The 19th edition of the International Film Festival and Forum on Human Rights in Geneva has gone virtual. Usually every year some 40 000 visitors attend to watch and discuss films that focus on human rights violations. Around 300 filmmakers, human rights defenders and politicians from 25 countries across the globe used to be invited. But, this year, the festival has been forced to change and adapt to the COVID-19 pandemic. Participants are now encouraged to click on ‘likes‘ instead of applauding, as physical presence is not possible.
A new format
Isabelle Gattiker is the FIFDH Festival Director. She told us that the festival had to reinvent itself. They are proposing videos on demand, that she describes as not being able to replace real cinema theatres. But they have tried "to work on public participation despite the digital format". Online audiences can comment and ask questions during the showings every evening from 8 pm (CET) from anywhere on the planet.
For the first time ever there will also be a public award, where the viewers can give a mark to the films they've watched. At the end of the festival, the film with the highest rating from the official selection will be awarded this prize.
This 19th edition is dedicated to Turkmenian Photojournalist, Soltan Achilova. The 71-year-old was amongst this year's finalists for the "Martin Ennals Award", an annual prize known as "the Nobel prize for human rights defenders.
Her cause is to bring to the light what she calls the injustices and human rights violations in her country. Turkmenistan is also criticised by many human rights organisations for its lack of freedom of press, censorship and human rights abuses.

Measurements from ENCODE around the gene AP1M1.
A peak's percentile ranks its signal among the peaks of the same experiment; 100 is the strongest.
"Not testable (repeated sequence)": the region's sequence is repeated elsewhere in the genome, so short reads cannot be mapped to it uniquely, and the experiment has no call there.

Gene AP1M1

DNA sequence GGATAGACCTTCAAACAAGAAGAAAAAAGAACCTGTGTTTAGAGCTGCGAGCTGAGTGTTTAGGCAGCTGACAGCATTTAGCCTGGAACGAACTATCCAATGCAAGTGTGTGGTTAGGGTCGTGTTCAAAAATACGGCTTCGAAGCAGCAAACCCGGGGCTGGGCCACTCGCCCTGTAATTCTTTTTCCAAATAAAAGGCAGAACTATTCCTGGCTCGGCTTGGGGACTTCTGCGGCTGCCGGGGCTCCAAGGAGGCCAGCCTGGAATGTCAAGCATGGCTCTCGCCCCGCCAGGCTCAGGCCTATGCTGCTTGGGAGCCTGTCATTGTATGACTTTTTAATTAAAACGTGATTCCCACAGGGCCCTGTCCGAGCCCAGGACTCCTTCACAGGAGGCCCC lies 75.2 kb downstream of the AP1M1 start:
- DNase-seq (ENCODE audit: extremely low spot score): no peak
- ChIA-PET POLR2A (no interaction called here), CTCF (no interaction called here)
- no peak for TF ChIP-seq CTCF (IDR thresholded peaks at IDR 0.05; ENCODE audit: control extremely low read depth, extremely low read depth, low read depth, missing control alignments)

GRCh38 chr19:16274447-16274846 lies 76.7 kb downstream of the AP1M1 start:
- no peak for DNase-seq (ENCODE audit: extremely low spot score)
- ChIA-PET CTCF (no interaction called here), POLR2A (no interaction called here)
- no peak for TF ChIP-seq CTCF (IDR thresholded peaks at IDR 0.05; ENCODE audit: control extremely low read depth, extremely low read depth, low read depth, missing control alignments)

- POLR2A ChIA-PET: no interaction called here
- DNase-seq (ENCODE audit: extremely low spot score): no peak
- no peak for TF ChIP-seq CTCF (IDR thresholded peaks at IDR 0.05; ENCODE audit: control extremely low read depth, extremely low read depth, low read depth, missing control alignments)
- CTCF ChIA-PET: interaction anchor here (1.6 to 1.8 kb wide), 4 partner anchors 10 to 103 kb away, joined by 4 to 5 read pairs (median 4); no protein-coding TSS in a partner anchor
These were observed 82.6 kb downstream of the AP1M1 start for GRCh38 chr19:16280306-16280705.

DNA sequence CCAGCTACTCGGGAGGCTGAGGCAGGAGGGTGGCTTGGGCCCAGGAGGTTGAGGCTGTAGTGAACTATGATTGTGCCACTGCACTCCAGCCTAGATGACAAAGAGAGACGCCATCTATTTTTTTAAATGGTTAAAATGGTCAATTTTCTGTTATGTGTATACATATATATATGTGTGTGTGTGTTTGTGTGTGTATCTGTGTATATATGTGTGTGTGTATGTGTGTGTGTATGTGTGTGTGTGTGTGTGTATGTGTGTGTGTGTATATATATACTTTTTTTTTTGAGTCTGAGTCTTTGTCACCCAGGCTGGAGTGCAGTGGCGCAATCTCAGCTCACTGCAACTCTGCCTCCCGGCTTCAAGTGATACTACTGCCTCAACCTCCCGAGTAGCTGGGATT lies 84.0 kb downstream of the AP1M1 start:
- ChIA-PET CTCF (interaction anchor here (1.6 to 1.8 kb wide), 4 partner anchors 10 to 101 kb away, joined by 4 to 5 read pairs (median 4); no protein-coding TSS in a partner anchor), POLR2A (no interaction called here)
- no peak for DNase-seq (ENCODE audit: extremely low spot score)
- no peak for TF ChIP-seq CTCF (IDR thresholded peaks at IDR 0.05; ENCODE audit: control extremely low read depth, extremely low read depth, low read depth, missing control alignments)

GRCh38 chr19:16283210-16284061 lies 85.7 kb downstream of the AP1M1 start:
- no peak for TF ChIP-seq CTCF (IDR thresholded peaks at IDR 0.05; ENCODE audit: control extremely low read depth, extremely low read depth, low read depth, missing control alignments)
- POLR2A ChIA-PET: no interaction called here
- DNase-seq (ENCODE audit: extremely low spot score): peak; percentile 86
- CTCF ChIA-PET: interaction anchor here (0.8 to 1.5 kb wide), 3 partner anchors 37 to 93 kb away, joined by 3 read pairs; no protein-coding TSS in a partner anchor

US civil rights movement
US American artist, activist and co-founder of the Black Lives Matter movement, Patrisse Cullors, is also participating in the festival via video conference. She'll take part to discuss the future of the black lives matter movement.
China and the pandemic
Chinese artist, activist and filmmaker, Ai Weiwei, has joined the festival several times in the past
His latest film “Coronation” which runs in the official competition, is secretly filmed in China and shows how the COVID-19 pandemic was handled there. Weiwei will give an online interview and wants to lift the veil on what really happened in Wuhan.
With the pandemic having dramatic consequences on human rights and human rights activists across the planet, Isabelle Gattiker tells us that it was very important to support them. That is why the team put all their "efforts into making the festival take place in Geneva".
A selection of 29 films is available on the festival's VOD platform. The International Film Festival and Forum on Human Rights in Geneva ends on the 14th of March.